A melancholic portrayal of what it feels like when the brain decides to shut down on you
Nagelhus Schia Production´s performance Orbo Novo tells the story of a person who wakes up on a Tuesday morning – to having a stroke. We follow the process of what the brain goes through when shutting down, as well as a subjective description of what it felt like to completely lose control over the external world.
Orbo Novo is mainly a dance performance, with an astonishing group of 14 dancers on stage. Although most of the story and emotion is portrayed through dance, during the first fifteen minutes the actors tell the story of what the stroke felt like. This element of text in the beginning was refreshing and gave me a good emotional background for the next, non-verbal part of the performance. Each dancer performed a bit of text, often several of them talked at once, playing around with the text. This was impressive and made me as an audience believe that the group was one unity, just as well as each one of them was their own person. Another element that supported this impression were the costumes. Every dancer had different types of clothing on, making all fourteen dancers stand out in an equal way. Often when I watch dance performances, especially with bigger ensembles, I feel it is easy to lose track of the dancer’s individuality. Orbo Novo managed to avoid this brilliantly.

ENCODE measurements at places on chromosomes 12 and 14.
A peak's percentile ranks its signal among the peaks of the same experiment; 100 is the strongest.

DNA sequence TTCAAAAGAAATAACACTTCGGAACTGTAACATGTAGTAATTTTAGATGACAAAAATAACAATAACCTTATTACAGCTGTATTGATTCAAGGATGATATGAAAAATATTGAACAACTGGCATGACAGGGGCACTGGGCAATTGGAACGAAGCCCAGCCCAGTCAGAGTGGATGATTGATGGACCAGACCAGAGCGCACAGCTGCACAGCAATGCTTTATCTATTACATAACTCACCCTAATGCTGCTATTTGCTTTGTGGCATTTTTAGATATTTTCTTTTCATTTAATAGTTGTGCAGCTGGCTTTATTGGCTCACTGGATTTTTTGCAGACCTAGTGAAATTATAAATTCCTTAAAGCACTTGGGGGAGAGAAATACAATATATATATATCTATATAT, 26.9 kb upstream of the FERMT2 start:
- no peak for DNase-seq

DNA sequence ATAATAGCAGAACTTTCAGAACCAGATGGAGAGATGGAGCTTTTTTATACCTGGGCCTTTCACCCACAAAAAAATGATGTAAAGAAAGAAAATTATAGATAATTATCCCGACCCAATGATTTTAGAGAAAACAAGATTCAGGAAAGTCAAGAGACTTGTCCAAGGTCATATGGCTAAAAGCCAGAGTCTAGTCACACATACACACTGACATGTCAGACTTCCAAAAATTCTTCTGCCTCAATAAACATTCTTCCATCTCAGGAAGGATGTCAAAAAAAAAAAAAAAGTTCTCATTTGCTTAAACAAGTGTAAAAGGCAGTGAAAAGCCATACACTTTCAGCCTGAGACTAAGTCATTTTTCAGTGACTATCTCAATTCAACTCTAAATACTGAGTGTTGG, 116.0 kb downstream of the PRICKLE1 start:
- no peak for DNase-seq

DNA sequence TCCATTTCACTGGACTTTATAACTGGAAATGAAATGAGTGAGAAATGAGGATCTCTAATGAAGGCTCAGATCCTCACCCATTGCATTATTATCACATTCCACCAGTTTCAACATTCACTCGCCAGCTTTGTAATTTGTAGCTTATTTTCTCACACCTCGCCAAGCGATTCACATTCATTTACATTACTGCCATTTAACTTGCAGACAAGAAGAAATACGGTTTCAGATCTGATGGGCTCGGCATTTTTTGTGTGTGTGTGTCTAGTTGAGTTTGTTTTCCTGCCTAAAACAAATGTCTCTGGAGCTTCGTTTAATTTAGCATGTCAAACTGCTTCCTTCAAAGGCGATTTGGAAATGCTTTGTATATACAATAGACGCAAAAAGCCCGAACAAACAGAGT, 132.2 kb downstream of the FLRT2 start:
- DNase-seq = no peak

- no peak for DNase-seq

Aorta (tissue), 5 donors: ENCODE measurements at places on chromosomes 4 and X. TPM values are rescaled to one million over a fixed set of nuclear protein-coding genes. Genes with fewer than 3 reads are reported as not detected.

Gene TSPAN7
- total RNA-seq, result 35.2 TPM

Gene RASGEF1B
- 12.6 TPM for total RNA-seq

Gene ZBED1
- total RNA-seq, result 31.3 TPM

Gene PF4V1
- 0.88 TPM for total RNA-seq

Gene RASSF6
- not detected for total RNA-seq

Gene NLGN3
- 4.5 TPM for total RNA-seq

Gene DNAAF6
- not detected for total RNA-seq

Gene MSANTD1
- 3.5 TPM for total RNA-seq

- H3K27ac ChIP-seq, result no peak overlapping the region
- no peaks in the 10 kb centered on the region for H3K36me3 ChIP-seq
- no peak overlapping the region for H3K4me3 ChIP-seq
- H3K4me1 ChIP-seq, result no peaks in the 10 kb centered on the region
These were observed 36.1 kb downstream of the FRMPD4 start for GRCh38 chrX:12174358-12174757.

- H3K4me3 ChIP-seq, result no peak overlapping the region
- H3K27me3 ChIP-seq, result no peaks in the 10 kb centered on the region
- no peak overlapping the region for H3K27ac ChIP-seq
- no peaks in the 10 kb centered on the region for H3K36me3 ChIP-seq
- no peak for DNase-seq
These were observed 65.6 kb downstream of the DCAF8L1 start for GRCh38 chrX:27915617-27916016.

For the remaining duration of the performance the actors mostly danced, sometimes solo and sometimes the whole group together. Accompanied by melancholic and at times heart wrenching music composed by Szymon Brzóska,the performers in Orbo Novo told the story of losing control, through the movements of their body. The scenography on stage was majestic, with tall metal cages, big enough for the dancers to climb through the holes. The cages worked as a type of “fold-out closet”, having the flexibility to fold in and out into many different shapes besides the original cage format. This invited for some really amazing, and visually pleasing, moments on the stage. Together the scenography, lighting and beautiful music created a small universe, where we as an audience were taken deep into the world of a brain giving up on you.
All in all, this was an impressive, and very touching performance. I don’t usually get goosebumps, but I can assure you that Orbo Novo left me with goosebumps from tip-toe all the way up to the forehead. Go see them!
Written by: Anna Moberg